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Different sources of protein in dog food

shannonRN
October 27th, 2005, 01:16 PM
Assuming a dog has no food sensitivities, as mine seem not to, does it matter what the source of protein is in their food? Is a food with multiple sources of protein better than one that has fewer?

We're now feeding this (http://www.premiumedgepetfood.com/pe_dogchick_page.html) after a switch from Nutro Ultra. As I've mentioned in other threads, we're really limited in what foods are conveniently available for us, so finding someone close who sells Premium Edge was just plain lucky. Yesterday my husband went back to pick up a second bag for the pooches and found that the retailer, who basically carries Diamond foods and Premium Edge, DOES carry the Chicken Soup (http://www.chickensoupforthepetloverssoul.com/ChickenSoup/formulasnew.php#dog) foods but we did not see it when we were there before.

I don't see a real big difference between these foods, except for the multiple protein sources in the Chick Soup (dumb name for pet food, BTW). Is one of these foods better than the other? I feel I've learned a lot about the ingredients in the different foods, yet now that we're switching foods, I just want to make sure we make the best switch.

As long as we're on the topic, should we be supplementing anything if feeding one of these foods? I have been giving them a few tablespoons of plain yogurt every day or every other day and the same amount of pumpkin on occasion, just because they like it so much. Is there anything seriously missing from this diet?

Prin
October 27th, 2005, 01:39 PM
Which premium edge are you feeding? The "Skin and coat" one looks good- except for the brewer's rice and egg product, but they are pretty far down the list.... Actually so far, they all look good except for the egg product (the chicken one doesn't have brewer's rice...) The only issue I have with them is that they are loaded with grains. Grains tend to be the main culprit for allergies, but if your doggy is ok, then don't worry about it too much now.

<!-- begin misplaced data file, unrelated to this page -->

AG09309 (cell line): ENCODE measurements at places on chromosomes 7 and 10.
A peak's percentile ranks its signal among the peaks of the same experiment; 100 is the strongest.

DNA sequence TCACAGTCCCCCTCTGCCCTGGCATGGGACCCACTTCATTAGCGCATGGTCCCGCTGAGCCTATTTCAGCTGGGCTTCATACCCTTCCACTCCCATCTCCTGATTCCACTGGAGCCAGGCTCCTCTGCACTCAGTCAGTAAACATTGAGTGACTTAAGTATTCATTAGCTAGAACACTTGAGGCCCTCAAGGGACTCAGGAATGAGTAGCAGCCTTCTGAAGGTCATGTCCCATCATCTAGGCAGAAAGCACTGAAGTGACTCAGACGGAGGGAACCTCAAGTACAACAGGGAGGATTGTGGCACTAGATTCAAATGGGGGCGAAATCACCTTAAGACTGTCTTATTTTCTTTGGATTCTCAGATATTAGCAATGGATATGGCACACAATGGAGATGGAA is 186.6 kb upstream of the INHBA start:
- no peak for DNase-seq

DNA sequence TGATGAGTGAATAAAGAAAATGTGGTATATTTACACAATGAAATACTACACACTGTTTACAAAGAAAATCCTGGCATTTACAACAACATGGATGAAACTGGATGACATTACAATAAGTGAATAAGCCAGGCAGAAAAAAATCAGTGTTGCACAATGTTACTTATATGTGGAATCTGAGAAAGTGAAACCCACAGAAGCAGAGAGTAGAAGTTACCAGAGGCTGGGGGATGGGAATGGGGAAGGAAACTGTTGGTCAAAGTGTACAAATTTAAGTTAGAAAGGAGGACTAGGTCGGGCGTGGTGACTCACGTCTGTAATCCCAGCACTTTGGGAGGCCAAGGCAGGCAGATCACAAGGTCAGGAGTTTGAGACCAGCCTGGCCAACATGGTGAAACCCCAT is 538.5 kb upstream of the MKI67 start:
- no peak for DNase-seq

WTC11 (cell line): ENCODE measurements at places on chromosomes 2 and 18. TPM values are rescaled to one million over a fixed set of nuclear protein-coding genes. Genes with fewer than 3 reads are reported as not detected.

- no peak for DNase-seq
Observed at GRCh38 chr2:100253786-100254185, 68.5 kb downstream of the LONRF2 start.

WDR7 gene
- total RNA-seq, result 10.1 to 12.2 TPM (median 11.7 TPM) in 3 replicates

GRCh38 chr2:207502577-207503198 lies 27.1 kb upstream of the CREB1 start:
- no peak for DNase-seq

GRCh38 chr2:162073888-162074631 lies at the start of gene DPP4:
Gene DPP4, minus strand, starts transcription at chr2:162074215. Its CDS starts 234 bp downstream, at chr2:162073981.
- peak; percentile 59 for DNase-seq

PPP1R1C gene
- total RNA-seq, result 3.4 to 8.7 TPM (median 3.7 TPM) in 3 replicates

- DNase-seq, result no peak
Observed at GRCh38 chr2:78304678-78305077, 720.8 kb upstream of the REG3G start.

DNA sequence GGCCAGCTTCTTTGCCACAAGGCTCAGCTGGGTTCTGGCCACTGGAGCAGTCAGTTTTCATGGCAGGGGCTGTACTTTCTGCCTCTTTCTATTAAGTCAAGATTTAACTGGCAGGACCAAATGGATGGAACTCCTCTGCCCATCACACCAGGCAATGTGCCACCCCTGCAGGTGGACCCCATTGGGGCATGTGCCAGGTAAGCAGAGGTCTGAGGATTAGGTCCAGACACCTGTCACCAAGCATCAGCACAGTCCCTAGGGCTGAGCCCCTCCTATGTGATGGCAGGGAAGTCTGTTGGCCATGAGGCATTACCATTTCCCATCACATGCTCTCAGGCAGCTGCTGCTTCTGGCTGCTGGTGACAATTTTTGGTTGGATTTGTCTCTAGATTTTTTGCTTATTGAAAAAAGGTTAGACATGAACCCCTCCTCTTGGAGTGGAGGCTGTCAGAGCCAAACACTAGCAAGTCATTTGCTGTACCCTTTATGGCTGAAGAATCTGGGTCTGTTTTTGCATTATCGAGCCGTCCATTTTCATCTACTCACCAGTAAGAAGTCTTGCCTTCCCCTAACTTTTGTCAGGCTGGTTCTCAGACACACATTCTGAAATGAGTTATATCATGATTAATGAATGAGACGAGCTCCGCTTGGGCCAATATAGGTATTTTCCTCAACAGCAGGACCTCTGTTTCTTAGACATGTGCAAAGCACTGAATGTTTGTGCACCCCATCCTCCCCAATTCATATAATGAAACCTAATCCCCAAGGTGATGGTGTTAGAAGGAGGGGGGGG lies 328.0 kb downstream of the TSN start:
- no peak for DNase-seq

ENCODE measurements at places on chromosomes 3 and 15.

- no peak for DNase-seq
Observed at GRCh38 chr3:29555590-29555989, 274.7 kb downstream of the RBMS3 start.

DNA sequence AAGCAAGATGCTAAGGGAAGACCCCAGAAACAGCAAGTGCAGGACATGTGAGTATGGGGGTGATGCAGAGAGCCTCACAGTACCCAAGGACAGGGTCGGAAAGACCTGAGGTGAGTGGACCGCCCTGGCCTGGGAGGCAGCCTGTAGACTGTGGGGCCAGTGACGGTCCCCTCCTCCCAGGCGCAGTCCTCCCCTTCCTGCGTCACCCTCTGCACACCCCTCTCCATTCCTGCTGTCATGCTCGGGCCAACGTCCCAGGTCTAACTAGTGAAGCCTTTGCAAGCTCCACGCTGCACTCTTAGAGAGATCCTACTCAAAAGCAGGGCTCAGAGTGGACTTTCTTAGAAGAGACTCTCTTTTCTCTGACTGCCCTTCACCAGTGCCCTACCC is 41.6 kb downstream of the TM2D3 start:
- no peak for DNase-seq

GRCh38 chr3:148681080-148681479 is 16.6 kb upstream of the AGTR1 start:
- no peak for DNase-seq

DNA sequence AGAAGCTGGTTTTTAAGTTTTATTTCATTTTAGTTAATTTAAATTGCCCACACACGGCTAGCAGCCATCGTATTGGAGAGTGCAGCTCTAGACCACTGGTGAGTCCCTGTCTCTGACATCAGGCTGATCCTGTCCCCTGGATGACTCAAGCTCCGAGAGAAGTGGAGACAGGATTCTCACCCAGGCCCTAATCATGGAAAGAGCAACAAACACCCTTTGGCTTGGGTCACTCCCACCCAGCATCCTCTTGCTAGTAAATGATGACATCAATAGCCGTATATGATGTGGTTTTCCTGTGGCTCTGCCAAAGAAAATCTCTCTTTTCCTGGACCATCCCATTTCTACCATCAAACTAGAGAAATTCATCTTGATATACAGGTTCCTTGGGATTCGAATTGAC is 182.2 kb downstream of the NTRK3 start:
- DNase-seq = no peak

The fibre in it is a little lower than I'm used to seeing, so keep that pumpkin handy... Yogurt doesn't harm anything, so if he likes it, go ahead.

Chicken soup has the egg product too... They're about the same. The only difference is that chicken soup throws in some duck and salmon at the last minute. They're probably in tiny quantities...

Just beware of the flax- it can cause itchiness- not in all doggies but in some.

(sorry if this post was jumbly but I was reading both websites while posting.. :o )

shannonRN
October 27th, 2005, 02:02 PM
Presently, they're both eating the Chicken/rice/vegetable formula--you have to scroll down the page I linked to just a little bit and the info is there. Obviously you found the info anyway.

We just switched from Nutro Ultra, which also had flax so I don't think that will be a concern. Apparently it was something else in the nutro that was giving Rom the gas/indigestion because it has stopped now.

It's so hard to choose a food! What's wrong with 'egg product?' Both sites say the same thing about it:
Egg product: Whole eggs without shells. Very digestible protein source.
Are they pulling the wool over my eyes?

Prin
October 27th, 2005, 07:03 PM
I read somewhere else that it was eggs not fit for human consumtion- like cracked eggs, etc. Who knows whom to believe! But really, I don't think it's anything to worry about. If it was ingredient #2 or something, then ya, but this is way down a list of really good ingredients. So it's fine. :)

shannonRN
October 28th, 2005, 01:24 PM
Well, I don't know if I like the idea of nasty stuff in their food. Grains are one thing, rotten/nasty/spoiled is entirely another. It did get me thinking though--If it's just eggs, why not just write "egg" on the label? So there must be something funky about those eggs for them to be called 'egg product.'

I don't know, I guess we're going with it for now. :fingerscr

Puppyluv
October 28th, 2005, 02:31 PM
So there must be something funky about those eggs for them to be called 'egg product.'

I don't know, I guess we're going with it for now. :fingerscr
Not necessarily.. you know those cartons of scrambled eggs that people eat? They're officially called "egg product" too, and I certainly hope that they aren't funky!